IDS Policy Briefing 89

Better Nutrition for the Poor through Informal Markets

Published on 1 February 2015

In the fight against undernutrition, policymakers are seeking to use markets to increase access to nutrient-rich foods. Yet ensuring food reaches those most affected by undernutrition requires shaping the markets and businesses from which they source food.

Poor people in rural and urban areas tend to buy food – including the foods most important for nutrition – not from large businesses, but from small enterprises and informal markets. To make a difference in these markets, development actors have to work differently. Experiences of past programmes highlight the importance of building the capacity of informal businesses, capitalising on their flexibility and building consumer trust. Better data, innovative research and experimentation need to be the priorities for policymakers.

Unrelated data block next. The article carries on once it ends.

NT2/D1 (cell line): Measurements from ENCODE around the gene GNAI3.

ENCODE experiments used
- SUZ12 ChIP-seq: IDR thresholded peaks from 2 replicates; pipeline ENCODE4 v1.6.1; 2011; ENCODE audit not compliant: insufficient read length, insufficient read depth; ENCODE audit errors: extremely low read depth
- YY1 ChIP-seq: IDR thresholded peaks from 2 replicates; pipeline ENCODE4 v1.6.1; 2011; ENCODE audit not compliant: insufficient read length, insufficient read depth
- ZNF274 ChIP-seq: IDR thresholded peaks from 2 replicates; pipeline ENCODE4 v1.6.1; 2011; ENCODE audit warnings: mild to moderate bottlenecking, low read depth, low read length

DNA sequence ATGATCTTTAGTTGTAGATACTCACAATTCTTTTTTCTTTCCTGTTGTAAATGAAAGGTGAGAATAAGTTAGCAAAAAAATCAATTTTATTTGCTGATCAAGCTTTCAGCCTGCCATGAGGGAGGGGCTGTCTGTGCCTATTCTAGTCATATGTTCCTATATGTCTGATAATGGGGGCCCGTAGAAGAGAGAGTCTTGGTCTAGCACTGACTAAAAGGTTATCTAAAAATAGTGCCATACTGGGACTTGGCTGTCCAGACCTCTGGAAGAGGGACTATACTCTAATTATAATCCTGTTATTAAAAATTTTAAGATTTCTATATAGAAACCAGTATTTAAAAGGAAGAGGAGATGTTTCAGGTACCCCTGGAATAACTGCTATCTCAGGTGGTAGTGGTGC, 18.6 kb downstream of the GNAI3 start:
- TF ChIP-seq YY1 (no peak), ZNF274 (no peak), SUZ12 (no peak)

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Robinson, E. and Humphrey, J. (2015) 'Better Nutrition for the Poor through Informal Markets', IDS Policy Briefing 89, Brighton: IDS

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John Humphrey

Professorial Fellow

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published by
Robinson, E. and Humphrey, J.
IDS Policy Briefing, issue 89


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